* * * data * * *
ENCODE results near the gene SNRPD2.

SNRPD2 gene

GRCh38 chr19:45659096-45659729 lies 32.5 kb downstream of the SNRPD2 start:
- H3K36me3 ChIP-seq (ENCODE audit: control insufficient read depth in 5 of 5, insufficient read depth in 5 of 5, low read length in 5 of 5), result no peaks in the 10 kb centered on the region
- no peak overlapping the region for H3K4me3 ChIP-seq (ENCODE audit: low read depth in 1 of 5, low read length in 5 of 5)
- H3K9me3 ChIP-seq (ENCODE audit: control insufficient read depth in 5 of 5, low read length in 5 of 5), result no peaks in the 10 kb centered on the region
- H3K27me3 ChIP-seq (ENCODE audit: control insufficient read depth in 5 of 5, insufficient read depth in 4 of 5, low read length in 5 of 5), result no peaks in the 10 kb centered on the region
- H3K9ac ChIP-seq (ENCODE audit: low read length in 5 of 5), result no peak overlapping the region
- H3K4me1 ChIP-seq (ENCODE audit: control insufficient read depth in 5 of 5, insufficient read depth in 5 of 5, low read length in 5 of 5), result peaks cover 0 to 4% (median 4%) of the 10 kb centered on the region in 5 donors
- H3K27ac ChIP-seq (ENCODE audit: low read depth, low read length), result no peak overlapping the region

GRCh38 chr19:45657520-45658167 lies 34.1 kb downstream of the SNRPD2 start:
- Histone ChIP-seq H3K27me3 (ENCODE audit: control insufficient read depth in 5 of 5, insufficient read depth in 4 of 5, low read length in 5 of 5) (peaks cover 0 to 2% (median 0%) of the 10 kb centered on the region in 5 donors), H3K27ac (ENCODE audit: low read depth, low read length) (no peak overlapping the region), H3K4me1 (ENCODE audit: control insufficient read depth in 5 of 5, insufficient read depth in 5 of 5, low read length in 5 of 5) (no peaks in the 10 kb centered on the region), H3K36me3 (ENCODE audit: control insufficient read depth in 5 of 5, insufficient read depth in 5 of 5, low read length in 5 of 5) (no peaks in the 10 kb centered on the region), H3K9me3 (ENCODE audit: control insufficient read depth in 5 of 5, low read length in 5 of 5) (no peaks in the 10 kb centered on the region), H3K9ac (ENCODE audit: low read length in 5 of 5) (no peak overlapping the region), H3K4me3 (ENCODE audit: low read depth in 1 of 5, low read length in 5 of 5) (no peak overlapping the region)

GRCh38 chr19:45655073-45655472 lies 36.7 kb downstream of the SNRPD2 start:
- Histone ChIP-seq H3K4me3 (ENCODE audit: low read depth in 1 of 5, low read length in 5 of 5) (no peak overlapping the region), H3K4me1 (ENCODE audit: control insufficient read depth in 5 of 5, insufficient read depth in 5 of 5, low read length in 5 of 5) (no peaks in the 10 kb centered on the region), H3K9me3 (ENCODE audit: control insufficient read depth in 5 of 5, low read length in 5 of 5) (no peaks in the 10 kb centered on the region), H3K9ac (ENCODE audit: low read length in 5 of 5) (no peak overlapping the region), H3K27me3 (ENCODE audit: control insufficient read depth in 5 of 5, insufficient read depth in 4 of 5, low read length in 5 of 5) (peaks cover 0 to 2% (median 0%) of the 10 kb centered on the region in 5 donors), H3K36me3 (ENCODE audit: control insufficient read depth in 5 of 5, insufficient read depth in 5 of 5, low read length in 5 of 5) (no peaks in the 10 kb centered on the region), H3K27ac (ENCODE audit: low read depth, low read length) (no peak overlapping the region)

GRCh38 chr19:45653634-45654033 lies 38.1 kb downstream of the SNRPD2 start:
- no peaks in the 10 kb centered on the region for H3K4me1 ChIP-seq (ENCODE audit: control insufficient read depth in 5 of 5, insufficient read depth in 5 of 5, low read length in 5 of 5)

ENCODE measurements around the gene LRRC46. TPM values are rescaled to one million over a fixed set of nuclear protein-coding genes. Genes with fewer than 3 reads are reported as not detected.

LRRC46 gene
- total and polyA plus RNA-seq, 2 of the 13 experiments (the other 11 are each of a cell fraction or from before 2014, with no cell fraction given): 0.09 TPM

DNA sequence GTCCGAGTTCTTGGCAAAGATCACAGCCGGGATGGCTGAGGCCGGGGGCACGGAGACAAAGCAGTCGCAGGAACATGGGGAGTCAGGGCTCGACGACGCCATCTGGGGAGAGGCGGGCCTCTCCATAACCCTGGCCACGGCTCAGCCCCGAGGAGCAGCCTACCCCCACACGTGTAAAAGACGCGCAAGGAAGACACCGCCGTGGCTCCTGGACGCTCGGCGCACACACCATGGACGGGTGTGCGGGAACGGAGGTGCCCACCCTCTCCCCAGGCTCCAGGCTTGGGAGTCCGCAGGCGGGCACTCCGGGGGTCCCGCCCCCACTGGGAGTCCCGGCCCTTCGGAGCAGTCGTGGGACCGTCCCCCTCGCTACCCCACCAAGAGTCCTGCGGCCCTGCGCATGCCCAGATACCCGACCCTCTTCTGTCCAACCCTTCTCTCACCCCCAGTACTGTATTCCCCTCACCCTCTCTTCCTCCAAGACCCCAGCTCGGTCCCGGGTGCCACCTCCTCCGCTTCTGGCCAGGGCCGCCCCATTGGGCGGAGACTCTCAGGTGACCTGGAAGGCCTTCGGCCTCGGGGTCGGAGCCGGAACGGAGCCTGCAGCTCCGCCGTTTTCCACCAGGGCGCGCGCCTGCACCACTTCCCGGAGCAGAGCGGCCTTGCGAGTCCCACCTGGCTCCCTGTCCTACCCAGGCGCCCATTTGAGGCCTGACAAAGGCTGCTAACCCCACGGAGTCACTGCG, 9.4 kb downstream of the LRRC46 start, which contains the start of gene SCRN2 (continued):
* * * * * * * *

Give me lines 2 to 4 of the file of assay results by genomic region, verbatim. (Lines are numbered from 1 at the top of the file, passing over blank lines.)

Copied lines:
SNRPD2 gene

GRCh38 chr19:45659096-45659729 lies 32.5 kb downstream of the SNRPD2 start:
- H3K36me3 ChIP-seq (ENCODE audit: control insufficient read depth in 5 of 5, insufficient read depth in 5 of 5, low read length in 5 of 5), result no peaks in the 10 kb centered on the region